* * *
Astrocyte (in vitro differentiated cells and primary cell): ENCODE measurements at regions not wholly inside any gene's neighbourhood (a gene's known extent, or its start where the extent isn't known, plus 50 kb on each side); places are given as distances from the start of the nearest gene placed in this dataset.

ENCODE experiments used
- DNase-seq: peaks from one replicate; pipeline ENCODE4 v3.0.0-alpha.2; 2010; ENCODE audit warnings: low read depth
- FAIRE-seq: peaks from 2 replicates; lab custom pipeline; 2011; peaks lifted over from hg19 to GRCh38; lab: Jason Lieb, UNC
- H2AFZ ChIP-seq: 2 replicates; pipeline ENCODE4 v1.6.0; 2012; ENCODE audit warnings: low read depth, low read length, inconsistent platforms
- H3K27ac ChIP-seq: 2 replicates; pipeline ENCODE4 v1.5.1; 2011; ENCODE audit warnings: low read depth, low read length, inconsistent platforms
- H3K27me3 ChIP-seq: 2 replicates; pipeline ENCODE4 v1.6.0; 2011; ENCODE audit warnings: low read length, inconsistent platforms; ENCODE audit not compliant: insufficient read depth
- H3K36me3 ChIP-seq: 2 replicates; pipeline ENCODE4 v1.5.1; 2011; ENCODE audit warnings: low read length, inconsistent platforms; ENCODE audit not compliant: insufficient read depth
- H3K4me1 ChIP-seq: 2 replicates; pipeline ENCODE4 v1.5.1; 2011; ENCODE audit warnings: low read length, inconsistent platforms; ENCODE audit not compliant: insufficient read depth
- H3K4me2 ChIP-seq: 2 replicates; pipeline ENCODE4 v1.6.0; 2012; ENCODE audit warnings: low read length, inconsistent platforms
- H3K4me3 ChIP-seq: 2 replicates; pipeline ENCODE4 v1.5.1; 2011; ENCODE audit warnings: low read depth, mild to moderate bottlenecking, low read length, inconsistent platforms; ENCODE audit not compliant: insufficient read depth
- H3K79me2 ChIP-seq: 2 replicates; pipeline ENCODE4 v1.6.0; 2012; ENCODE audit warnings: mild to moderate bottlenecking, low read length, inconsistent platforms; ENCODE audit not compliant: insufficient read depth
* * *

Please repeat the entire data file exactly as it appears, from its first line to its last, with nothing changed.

Astrocyte (in vitro differentiated cells and primary cell): ENCODE measurements at regions not wholly inside any gene's neighbourhood (a gene's known extent, or its start where the extent isn't known, plus 50 kb on each side); places are given as distances from the start of the nearest gene placed in this dataset.

ENCODE experiments used
- DNase-seq: peaks from one replicate; pipeline ENCODE4 v3.0.0-alpha.2; 2010; ENCODE audit warnings: low read depth
- FAIRE-seq: peaks from 2 replicates; lab custom pipeline; 2011; peaks lifted over from hg19 to GRCh38; lab: Jason Lieb, UNC
- H2AFZ ChIP-seq: 2 replicates; pipeline ENCODE4 v1.6.0; 2012; ENCODE audit warnings: low read depth, low read length, inconsistent platforms
- H3K27ac ChIP-seq: 2 replicates; pipeline ENCODE4 v1.5.1; 2011; ENCODE audit warnings: low read depth, low read length, inconsistent platforms
- H3K27me3 ChIP-seq: 2 replicates; pipeline ENCODE4 v1.6.0; 2011; ENCODE audit warnings: low read length, inconsistent platforms; ENCODE audit not compliant: insufficient read depth
- H3K36me3 ChIP-seq: 2 replicates; pipeline ENCODE4 v1.5.1; 2011; ENCODE audit warnings: low read length, inconsistent platforms; ENCODE audit not compliant: insufficient read depth
- H3K4me1 ChIP-seq: 2 replicates; pipeline ENCODE4 v1.5.1; 2011; ENCODE audit warnings: low read length, inconsistent platforms; ENCODE audit not compliant: insufficient read depth
- H3K4me2 ChIP-seq: 2 replicates; pipeline ENCODE4 v1.6.0; 2012; ENCODE audit warnings: low read length, inconsistent platforms
- H3K4me3 ChIP-seq: 2 replicates; pipeline ENCODE4 v1.5.1; 2011; ENCODE audit warnings: low read depth, mild to moderate bottlenecking, low read length, inconsistent platforms; ENCODE audit not compliant: insufficient read depth
- H3K79me2 ChIP-seq: 2 replicates; pipeline ENCODE4 v1.6.0; 2012; ENCODE audit warnings: mild to moderate bottlenecking, low read length, inconsistent platforms; ENCODE audit not compliant: insufficient read depth